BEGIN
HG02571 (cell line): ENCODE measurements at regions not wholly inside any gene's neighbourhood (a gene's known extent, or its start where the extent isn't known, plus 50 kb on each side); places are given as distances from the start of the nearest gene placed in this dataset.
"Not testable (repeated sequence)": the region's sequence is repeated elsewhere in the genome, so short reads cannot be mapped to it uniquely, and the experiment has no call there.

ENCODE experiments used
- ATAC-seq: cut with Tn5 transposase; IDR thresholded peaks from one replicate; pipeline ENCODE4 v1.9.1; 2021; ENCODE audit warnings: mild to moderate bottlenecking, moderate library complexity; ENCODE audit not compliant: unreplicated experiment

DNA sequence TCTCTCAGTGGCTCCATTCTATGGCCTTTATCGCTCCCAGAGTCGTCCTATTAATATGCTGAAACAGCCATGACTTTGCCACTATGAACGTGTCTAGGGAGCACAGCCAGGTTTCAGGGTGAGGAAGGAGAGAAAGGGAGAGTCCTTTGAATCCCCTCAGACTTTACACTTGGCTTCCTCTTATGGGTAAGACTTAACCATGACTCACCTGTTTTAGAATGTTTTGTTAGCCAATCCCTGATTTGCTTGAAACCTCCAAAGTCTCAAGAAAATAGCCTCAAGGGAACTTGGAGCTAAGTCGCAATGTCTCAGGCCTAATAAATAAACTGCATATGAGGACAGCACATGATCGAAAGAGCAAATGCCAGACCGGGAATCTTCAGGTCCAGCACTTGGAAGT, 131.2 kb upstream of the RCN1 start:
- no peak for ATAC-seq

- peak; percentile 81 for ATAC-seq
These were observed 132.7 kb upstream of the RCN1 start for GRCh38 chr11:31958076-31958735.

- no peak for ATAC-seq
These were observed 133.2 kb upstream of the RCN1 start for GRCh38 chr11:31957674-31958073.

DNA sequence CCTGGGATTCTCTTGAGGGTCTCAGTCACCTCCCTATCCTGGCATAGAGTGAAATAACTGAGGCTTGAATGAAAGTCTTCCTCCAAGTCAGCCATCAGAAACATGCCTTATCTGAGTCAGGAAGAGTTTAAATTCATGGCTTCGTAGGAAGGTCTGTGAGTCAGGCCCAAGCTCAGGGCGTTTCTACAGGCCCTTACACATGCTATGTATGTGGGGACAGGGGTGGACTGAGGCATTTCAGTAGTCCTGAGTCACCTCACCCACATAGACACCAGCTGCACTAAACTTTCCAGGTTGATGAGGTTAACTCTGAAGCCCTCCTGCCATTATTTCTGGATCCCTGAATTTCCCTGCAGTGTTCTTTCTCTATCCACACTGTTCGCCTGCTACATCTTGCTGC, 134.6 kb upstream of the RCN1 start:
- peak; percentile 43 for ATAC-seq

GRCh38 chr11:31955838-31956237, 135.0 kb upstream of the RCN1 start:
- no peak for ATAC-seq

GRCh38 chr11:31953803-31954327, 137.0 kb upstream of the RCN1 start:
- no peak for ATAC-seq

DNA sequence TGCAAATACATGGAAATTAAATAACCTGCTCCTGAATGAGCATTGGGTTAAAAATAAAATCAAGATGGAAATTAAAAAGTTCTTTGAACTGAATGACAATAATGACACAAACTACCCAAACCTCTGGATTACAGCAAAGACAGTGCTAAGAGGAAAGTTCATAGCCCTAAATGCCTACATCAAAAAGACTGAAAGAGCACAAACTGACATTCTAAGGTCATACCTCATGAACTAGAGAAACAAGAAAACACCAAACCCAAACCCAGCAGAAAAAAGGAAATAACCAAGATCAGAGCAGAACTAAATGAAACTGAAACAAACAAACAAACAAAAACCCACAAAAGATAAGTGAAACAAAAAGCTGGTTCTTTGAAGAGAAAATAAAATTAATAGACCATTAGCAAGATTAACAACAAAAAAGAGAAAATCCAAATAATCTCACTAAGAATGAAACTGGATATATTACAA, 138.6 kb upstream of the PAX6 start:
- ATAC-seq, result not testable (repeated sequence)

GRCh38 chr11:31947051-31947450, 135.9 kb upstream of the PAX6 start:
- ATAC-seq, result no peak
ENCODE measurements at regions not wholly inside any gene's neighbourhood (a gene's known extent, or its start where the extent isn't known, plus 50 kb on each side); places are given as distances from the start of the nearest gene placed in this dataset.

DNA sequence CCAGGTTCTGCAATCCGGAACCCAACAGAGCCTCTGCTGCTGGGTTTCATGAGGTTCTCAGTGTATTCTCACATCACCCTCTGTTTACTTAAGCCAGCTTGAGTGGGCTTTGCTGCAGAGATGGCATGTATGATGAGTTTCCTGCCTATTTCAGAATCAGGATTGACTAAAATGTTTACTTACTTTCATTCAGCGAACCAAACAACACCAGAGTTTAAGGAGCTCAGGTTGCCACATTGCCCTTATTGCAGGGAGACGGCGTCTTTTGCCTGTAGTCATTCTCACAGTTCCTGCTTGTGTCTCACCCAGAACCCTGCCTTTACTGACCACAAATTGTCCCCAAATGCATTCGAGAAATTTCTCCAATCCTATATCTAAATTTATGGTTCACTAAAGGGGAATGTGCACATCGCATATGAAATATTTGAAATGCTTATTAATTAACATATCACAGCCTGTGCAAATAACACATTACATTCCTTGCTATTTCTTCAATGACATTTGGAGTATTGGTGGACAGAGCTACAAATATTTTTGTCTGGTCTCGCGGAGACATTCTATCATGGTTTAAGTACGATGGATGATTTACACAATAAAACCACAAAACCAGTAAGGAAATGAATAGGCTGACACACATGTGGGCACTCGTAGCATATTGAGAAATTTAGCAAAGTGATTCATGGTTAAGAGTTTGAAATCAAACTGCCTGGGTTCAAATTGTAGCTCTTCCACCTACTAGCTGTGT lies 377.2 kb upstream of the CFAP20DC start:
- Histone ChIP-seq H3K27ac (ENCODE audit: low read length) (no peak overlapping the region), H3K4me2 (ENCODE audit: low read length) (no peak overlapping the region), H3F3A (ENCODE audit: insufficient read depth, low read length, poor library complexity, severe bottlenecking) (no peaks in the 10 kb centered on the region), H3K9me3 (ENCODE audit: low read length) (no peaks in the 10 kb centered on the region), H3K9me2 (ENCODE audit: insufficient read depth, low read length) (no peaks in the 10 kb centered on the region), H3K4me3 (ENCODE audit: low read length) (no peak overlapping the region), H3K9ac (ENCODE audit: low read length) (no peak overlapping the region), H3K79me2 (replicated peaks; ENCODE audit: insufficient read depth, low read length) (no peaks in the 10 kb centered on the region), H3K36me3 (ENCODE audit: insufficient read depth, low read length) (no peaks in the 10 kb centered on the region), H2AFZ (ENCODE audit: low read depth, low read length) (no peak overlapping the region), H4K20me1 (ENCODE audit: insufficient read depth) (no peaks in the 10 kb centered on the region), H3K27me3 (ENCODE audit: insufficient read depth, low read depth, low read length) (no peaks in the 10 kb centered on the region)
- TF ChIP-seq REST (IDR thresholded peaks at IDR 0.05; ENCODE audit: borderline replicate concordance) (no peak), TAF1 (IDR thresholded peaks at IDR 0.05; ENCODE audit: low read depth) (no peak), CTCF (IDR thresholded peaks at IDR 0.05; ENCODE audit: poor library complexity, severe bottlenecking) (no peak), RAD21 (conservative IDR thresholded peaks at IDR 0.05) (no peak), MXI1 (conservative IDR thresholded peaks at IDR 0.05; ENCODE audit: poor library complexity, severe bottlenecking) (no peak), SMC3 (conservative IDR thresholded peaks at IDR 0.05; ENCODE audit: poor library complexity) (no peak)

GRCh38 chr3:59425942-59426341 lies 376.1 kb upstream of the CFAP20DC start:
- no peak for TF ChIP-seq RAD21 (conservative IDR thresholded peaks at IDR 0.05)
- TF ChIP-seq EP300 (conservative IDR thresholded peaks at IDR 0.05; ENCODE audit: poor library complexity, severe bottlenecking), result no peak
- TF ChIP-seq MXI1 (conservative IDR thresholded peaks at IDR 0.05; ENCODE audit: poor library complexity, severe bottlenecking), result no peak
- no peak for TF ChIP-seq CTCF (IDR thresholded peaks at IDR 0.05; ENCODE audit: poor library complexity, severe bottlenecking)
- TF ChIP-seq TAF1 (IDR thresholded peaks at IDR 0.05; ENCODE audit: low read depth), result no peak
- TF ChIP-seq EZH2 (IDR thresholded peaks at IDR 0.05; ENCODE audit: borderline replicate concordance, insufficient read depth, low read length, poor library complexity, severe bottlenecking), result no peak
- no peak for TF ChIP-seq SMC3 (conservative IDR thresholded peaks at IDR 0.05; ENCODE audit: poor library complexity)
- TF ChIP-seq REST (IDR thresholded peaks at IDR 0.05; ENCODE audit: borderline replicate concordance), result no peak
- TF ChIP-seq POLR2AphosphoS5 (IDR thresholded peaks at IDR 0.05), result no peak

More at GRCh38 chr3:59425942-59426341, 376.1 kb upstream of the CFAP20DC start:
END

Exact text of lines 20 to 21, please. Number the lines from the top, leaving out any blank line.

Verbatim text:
- ATAC-seq, result no peak
ENCODE measurements at regions not wholly inside any gene's neighbourhood (a gene's known extent, or its start where the extent isn't known, plus 50 kb on each side); places are given as distances from the start of the nearest gene placed in this dataset.